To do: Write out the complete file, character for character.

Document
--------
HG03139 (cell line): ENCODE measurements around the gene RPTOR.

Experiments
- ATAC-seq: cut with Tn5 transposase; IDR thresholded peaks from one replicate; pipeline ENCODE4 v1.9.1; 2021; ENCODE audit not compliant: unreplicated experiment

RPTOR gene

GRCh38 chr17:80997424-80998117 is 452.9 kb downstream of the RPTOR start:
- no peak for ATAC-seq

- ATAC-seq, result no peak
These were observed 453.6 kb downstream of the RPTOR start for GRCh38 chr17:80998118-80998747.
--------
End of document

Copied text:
HG03139 (cell line): ENCODE measurements around the gene RPTOR.

Experiments
- ATAC-seq: cut with Tn5 transposase; IDR thresholded peaks from one replicate; pipeline ENCODE4 v1.9.1; 2021; ENCODE audit not compliant: unreplicated experiment

RPTOR gene

GRCh38 chr17:80997424-80998117 is 452.9 kb downstream of the RPTOR start:
- no peak for ATAC-seq

- ATAC-seq, result no peak
These were observed 453.6 kb downstream of the RPTOR start for GRCh38 chr17:80998118-80998747.